ATLANTA - Halloween may mean fun costumes, tasty candy, and plenty of good times, but it's also a day to be smart whether you are trick-or-treating or driving on the roads.
On average, twice as many children in the United States are killed while walking on Halloween than any other day of the year.
Public safety officials are urging parents to prepare kids to act safely and drivers to be particularly alert during trick-or-treat activities.
“Parents should talk to their children before they go trick-or-treating,” says Fire Educator Bridgette Butynski, Coordinator for Safe Kids Gwinnett.
While children may be focused on gathering candy and caught up in the excitement of festive costumes, parents should be alert to the hazards that go along with crossing the street, approaching houses, open flames and making sure candy is safe to eat.
Firefighters warn against the use of open flames as part of your Halloween decorations.
“Use a flameless candle for the jack-o’-lantern and choose decorations and costumes made of flame retardant materials to prevent accidental fires,” said Gwinnett Fire Captain Tommy Rutledge.
Costumes should fit properly; billowing capes and baggy sleeves pose a tripping hazard as well as a fire hazard.
“Police officers will be conducting routine patrols on Halloween and encourage motorists to slow-down and watch for children in the roadway and on the sidewalk,” said Gwinnett Police Corporal Deon Washington.
Parents should escort children as they trick-or-treat and help them cross the street at neighborhood crosswalks. Don’t allow children to dart out from houses or between cars. Officers suggest trick-or-treating at familiar houses in your neighborhood and avoid dark or unlit areas.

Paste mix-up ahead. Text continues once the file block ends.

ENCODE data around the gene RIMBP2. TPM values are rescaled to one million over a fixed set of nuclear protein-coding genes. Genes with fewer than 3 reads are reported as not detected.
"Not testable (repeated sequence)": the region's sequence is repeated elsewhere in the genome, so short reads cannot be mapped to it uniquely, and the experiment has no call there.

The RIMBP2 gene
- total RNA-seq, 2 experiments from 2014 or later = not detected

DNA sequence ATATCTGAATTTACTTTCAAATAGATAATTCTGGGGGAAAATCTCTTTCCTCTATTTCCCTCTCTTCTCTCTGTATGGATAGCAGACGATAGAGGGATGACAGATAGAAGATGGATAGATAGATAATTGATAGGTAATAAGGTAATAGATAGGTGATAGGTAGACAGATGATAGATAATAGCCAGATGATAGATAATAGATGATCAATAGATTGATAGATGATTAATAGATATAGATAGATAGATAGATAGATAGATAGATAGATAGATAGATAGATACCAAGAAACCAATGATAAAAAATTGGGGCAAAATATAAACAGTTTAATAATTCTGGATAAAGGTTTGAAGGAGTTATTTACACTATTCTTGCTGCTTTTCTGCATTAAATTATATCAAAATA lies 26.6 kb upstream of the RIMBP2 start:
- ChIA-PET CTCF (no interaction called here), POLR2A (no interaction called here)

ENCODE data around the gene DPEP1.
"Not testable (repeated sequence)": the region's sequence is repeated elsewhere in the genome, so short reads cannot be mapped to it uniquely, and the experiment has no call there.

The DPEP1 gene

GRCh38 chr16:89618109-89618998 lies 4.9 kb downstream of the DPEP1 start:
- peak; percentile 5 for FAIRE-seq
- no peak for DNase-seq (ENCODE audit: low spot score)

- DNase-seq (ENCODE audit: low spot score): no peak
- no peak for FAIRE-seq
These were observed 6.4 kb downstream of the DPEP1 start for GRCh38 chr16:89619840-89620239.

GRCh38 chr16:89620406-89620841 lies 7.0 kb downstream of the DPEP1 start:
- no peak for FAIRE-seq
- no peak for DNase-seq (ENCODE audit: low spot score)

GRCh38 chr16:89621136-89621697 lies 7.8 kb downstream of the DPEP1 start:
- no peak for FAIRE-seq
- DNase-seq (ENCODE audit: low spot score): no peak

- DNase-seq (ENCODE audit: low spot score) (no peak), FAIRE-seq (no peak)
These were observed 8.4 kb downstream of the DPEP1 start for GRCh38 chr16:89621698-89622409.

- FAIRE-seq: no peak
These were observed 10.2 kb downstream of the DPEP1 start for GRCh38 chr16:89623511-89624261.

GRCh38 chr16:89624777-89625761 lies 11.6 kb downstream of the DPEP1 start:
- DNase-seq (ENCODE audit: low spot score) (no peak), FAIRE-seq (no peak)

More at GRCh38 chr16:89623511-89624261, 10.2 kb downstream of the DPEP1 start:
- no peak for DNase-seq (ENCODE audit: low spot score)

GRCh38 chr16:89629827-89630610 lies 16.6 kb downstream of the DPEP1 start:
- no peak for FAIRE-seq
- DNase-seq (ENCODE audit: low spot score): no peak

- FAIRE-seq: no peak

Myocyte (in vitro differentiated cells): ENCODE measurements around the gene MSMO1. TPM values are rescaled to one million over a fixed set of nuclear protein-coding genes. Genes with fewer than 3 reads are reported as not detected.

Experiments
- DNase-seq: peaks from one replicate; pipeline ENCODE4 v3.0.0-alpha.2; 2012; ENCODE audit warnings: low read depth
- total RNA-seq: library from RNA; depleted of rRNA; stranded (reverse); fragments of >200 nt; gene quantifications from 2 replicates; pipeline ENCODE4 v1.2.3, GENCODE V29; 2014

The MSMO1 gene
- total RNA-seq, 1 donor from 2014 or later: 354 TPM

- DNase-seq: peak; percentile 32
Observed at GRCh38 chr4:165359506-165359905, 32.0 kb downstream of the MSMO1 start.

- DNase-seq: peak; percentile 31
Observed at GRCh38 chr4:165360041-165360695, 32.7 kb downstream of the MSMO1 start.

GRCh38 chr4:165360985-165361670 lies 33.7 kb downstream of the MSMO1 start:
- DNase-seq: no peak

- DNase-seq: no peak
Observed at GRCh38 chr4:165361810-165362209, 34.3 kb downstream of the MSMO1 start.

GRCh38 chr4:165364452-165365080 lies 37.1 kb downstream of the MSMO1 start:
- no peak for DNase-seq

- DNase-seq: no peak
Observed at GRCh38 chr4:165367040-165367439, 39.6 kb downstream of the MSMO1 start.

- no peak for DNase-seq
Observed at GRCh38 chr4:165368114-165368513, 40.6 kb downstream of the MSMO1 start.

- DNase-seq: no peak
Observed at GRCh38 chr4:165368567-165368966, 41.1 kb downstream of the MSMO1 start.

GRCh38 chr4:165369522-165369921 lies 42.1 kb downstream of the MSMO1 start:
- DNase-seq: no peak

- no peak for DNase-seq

Stay in groups and always carry a flashlight. Police also warn against the use of toy weapons, such as guns and swords that may look authentic.
Toy weapons should be easily recognizable and should not have sharp or jagged points. Children should never accept rides or candy from strangers.
• Trick-or-treat in familiar neighborhoods.
• Walk! Don’t run from house to house and use the sidewalk if available.
• Never enter the house while trick-or-treating.
• Never accept a ride or go with strangers.
• Stay in groups and carry a flashlight.
• Report suspicious activity to the police immediately.
• Drive slowly and remain cautious, especially in residential areas.
• Watch for children walking in the street or standing in the median.
• Obey all traffic and pedestrian regulations.
• Avoid the use of drugs or alcohol during Halloween festivities, especially when driving.
• Wear bright colored costumes or provide reflective tape for darker materials.
• Choose costumes that fit properly and are flame resistant.
• Use soft, flexible props that won’t cause an injury or be mistaken as authentic.
• Use decorations that are made of flame resistive/non-combustible materials.
• Avoid overloading electrical outlets with festive lighting and sound equipment.
• Choose flameless candles for the jack-o’-lantern or table and window displays.
• Keep paper material and dry decorations and away from excessive heat or open flames.
• Eliminate fall or tripping hazards on the porch or walkway to the front door and light the path for a safe approach.
• Check all candy wrappers for signs of tampering.
• Discard any candy that is open or unwrapped.
• Avoid giving hard candy to small children.